A while back, I got involved with a (sadly now defunct) online fiction forum. One of those places where you submit your stories, and readers and other authors get the chance to comment and provide a critique of your work. I submitted a short horror story I’d written (solely for fun, never intended for publication) and it went down really well. So I wrote another story, and another – and became somewhat addicted to the reaction.
As writers, all we really ever crave is the adulation of our audiences, regardless of how we package it. Buoyed by the positive responses to my stories, it gave me the courage to submit one of them (that first one, The Shadow Cast by the World, which became the lead story in my first collection) to a publisher, and it was accepted.
I guess it was then I thought “Yeah, I’m a writer now”. That feeling rarely lasts though – I go meandering through phases veering from over-confidence to horrible impostor syndrome. But yeah, I guess I’m a writer now
Do you have a favorite movie?
This is a tricky one and my answer tends to vary to questions such as this, but I always end up gravitating back to Aliens. I’ve always said that it’s about as close to cinematic perfection as you can get – the plot, the pacing, the acting, the SFX. And it also does the rare thing of being an excellent sequel to an equally excellent film. It’s a film I come back to again and again, and it’s one of those films that if it’s ever on television, I have to watch the whole thing again. Even though I own them all on Blu-ray and can watch them any time I like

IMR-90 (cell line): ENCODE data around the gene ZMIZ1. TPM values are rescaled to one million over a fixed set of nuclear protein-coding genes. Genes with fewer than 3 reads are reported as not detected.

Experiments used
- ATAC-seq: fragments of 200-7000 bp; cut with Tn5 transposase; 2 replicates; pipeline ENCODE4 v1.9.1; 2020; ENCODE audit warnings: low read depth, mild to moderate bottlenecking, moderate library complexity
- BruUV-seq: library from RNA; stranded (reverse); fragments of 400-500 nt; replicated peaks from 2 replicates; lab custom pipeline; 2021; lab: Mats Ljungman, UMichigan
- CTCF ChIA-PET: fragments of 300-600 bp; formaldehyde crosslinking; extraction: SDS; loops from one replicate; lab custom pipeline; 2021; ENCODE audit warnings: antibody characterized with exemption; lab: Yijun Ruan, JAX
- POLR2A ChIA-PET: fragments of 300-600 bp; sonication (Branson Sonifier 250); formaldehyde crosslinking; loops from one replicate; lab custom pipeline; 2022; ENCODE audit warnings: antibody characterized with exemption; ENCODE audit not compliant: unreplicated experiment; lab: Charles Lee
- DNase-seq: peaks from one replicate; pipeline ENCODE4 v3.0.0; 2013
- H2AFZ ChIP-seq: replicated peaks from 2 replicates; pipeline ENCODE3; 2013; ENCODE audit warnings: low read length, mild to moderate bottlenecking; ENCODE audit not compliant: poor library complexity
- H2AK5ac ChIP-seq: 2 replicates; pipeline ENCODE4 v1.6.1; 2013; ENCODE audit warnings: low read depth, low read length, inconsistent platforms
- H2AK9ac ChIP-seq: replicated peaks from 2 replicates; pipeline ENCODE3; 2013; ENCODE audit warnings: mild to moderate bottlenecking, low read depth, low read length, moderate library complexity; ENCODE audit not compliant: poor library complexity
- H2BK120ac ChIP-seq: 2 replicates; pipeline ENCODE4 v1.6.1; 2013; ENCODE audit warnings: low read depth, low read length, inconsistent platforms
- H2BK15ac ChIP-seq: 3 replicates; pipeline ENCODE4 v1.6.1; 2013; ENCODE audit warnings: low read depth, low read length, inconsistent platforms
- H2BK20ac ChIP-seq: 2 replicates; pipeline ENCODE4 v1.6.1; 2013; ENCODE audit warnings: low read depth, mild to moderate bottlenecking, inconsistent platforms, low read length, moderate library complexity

Depending on my biorhythmic cycle for any particular day, feel free to replace this answer with The Thing, The Princess Bride, The Empire Strikes Back or Children of Men. And many, many more.
Which of your novels can you imagine made into a movie?
If Hollywood is reading, “Any of them. Any of them would make a perfect movie, and my rates are relatively cheap. Call me.” Honestly though, the one I’m working on at the moment – It’s called “The High Room”, and it’s a deviation from my standard stuff – literary fiction, as opposed to my typical genre stuff. It’s a semi-autobiographical coming of age story set in the Midlands, UK during the eighties and is some seriously heavy stuff. It’d make a great gritty drama, but wouldn’t be easy viewing. I wrote it to provide some catharsis following my mum dying, and it evolved into something I hadn’t expected. It’d be the sort of drama that would end with a voiceover going “If you’ve been affected by any of the issues in this film…”
As a writer, what would you choose as your mascot/avatar/spirit animal?
I don’t need a spirit animal, I’ve got three actual ones who decide to bother me every time I commit myself to writing. Three cats (Lilith, Aslan and Twist) who only find my lap appealing when I’m sat at my computer about to dedicate myself to a serious writing session. Spirit animals would probably be considerably less fuss – certainly less miaowy and scratchy. And they don’t need litter trays emptying.